The Attorney General, with broad powers to investigate crime, is investigating crimes by Sunoco Pipeline/Energy Transfer Partners. Those with information or evidence should contact the office of Attorney General Shapiro.
Pa. attorney general launches investigation into Mariner East II pipeline
The Mariner East II pipeline, which crosses Pennsylvania, has been the subject of fines, shutdowns and allegations of polluting drinking water and disregarding safety by residents across the state, including some in Cumberland County, Pennsylvania Attorney General Josh Shapiro announced Tuesday he is launching an investigation into the pipeline.
The state’s top prosecutor has opened an investigation into Sunoco Pipeline and its parent company, Energy Transfer Partners, into their pipeline that spans the state.
Pennsylvania Attorney General Josh Shapiro said on Twitter Tuesday his office is investigating the liquid natural gas pipeline project known as Mariner East II.
“We will leave no stone unturned in this case,” he said in the post.
It is a join investigation with Delaware County District Attorney Katayoun M. Copeland into allegations of criminal misconduct, Philly.com reports.
This follows Chester County District Attorney Thomas Hogan starting his own investigation in December and, according to the Delaware County Daily Times, empaneling a grand jury last month.
Energy Transfer Partners officials told Philly.com there is no legitimate basis for conducting a criminal investigation, and they have worked closely with the state and inspectors to respond to citizen concerns.
The nature of the accusations of criminal misconduct that are the focus of Copeland’s investigation were unclear, but according to reports, she said many residents have directly expressed concerns over the operations of the pipeline and have made formal complaints and allegations of potential misconduct.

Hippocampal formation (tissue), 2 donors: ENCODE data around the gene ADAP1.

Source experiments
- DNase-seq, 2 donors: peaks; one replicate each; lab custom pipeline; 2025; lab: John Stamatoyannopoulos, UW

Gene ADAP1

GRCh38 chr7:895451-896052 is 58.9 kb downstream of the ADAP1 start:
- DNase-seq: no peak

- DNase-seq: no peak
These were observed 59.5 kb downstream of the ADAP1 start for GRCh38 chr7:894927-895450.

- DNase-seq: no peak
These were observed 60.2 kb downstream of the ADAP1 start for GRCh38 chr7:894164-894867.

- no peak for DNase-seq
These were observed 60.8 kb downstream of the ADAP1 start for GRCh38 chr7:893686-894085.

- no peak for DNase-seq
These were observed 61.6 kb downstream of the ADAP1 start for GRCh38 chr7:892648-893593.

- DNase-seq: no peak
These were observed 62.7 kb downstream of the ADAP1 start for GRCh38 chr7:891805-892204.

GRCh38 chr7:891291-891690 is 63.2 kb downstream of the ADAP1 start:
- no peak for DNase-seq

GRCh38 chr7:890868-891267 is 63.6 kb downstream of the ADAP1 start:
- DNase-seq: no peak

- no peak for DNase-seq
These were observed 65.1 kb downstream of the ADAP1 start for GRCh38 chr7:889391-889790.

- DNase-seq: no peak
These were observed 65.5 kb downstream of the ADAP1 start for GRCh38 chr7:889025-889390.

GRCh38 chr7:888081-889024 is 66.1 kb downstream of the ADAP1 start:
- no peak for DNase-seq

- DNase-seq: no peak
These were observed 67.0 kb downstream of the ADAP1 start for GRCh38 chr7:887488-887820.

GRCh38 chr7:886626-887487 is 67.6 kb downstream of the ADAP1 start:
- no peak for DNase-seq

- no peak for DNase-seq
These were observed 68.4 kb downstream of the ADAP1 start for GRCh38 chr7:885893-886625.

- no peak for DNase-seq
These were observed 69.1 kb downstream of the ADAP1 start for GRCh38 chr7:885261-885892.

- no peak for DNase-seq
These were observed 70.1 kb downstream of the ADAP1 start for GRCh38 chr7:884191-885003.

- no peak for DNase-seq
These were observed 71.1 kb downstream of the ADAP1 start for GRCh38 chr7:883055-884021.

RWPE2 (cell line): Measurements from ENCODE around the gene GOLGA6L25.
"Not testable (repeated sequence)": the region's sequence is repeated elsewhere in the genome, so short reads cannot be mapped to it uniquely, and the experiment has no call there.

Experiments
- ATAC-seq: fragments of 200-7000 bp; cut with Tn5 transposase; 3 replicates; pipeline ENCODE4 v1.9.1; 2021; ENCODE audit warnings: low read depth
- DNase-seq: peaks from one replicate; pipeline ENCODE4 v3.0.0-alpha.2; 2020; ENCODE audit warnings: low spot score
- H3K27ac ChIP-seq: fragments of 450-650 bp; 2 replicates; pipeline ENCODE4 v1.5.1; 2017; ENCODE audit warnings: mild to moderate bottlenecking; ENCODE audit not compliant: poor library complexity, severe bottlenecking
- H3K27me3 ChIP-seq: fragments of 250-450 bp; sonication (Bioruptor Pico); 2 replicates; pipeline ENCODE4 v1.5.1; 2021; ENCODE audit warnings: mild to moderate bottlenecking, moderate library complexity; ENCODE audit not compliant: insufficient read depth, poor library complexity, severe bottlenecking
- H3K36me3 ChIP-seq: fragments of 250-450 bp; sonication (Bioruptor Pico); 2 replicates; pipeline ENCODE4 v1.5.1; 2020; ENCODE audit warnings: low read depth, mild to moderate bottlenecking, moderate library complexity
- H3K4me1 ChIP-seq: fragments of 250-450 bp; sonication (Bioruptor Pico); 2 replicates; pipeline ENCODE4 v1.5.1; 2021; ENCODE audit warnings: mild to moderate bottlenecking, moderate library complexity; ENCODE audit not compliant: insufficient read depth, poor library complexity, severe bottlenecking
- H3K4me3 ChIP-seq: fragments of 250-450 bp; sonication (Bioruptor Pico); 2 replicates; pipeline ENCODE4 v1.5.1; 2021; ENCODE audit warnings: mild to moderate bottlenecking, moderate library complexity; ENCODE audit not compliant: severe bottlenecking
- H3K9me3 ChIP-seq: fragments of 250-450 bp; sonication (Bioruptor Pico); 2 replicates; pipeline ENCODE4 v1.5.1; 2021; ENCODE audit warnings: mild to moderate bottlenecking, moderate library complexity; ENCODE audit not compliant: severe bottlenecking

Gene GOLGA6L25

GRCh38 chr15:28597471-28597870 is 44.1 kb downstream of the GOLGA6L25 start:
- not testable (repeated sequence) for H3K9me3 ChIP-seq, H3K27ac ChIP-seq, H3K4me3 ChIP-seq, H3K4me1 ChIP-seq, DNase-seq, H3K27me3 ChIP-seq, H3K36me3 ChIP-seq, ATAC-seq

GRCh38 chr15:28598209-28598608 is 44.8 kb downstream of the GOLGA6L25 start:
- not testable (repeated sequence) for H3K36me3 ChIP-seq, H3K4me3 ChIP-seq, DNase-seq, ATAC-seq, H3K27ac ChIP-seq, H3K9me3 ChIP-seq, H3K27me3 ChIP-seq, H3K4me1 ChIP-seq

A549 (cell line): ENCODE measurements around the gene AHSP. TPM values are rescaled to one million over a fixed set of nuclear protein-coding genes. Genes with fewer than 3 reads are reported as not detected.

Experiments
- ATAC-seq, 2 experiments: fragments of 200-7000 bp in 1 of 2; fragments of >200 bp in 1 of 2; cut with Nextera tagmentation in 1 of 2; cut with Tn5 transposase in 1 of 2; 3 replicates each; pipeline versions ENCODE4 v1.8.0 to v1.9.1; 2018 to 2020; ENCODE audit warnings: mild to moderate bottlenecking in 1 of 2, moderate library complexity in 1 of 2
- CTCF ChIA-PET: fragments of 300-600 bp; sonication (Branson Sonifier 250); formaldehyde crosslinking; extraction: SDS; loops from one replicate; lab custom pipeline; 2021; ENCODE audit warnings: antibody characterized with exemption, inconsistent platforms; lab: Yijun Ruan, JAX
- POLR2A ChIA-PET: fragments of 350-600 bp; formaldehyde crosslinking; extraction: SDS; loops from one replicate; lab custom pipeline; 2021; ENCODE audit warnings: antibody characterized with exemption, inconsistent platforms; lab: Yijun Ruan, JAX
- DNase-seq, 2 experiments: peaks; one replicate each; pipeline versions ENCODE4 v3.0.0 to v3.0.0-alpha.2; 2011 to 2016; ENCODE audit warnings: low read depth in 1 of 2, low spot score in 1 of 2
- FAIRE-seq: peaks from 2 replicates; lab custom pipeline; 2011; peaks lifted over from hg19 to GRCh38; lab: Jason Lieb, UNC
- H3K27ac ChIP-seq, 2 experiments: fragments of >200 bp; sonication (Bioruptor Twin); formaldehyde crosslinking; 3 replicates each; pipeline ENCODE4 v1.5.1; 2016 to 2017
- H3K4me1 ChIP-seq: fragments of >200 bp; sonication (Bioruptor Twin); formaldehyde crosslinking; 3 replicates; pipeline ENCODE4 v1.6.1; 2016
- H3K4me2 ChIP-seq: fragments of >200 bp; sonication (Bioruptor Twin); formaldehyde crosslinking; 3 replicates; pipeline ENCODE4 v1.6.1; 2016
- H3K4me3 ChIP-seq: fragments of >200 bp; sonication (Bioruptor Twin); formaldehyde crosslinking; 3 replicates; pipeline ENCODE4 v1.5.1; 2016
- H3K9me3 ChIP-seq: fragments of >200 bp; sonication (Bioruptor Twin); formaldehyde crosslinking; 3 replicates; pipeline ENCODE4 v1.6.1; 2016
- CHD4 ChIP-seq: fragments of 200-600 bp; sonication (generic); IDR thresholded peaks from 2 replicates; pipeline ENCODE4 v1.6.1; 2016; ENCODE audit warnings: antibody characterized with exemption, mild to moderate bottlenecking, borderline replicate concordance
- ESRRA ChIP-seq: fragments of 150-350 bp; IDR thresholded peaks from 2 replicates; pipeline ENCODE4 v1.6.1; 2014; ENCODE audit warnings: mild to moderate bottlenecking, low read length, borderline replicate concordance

In Chester County in December, Hogan said “We expected the state regulators and the governor to step in and assure the safety of Pennsylvanians. They have not… So now the Chester County District Attorney’s Office will demand that every aspect of these pipelines be conducted safely, or we will bring into play all of the tools of the criminal justice system.”
In Cumberland County, Lower Frankford Township resident Wilmer Baker has a hearing scheduled for March 28 before the Public Utilities Commission over safety concerns with the Mariner East 2 pipeline, which runs near his home.
Last month, the state Department of Environmental Protection halted construction permits for the company’s pipelines, saying they have not fixed problems related to an explosion last year.
“There has been a failure by Energy Transfer and its subsidiaries to respect our laws and our communities,” Gov. Tom Wolf said in a statement last month. “This is not how we strive to do business in Pennsylvania, and it will not be tolerated.”
In August, state officials had levied a $148,000 fine against the company for harming private wells while building the Mariner East 2 pipeline in Lebanon, Berks and Chester counties.
And in April, the company agreed to pay a $355,622 penalty for allowing materials from drilling for the natural gas products pipeline to flow into streams and wetlands in Cumberland, Dauphin, Blair, Cambria, Huntingdon, Indiana, Lancaster, Washington, Allegheny and Westmoreland counties.
Upper Frankford Resident Rolfe Blume, who fought and ultimately lost an eminent domain battle with the pipeline, said construction has left his well contaminated.
According to the company, the 350-mile pipeline transports domestically-produced ethane, propane and butane east from processing plants in Ohio, across West Virginia and Pennsylvania to Energy Transfer’s Marcus Hook Industrial Complex in Delaware County, where its stored for distribution locally, domestically and overseas.
The pipeline went online in December.
Written by: Steve Marroni | pennlive.com